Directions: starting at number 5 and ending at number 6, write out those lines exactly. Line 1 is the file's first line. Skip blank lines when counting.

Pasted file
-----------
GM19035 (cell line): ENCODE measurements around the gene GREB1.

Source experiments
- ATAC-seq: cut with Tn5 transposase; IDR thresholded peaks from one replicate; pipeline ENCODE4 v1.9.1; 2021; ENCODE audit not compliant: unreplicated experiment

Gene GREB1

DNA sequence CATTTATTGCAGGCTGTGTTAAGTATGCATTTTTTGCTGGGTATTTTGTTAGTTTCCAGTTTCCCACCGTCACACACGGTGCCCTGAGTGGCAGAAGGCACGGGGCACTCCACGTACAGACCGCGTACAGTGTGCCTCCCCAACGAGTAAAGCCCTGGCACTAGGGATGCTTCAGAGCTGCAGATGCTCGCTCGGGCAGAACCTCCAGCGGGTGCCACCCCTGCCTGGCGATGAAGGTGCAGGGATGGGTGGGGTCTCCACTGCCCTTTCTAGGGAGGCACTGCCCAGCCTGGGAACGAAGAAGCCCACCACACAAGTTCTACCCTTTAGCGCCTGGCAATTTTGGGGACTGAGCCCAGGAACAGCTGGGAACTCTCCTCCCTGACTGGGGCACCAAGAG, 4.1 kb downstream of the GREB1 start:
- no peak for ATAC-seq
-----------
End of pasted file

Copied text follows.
DNA sequence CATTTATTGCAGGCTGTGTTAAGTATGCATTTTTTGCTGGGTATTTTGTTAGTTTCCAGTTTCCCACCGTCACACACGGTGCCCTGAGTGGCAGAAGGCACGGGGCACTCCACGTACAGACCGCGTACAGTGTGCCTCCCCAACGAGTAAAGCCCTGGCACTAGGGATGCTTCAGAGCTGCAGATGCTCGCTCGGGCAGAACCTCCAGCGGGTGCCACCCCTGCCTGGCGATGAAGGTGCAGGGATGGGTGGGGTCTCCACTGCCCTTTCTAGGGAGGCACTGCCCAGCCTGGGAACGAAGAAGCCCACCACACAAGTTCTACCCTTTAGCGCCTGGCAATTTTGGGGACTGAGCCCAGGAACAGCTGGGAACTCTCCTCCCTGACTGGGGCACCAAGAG, 4.1 kb downstream of the GREB1 start:
- no peak for ATAC-seq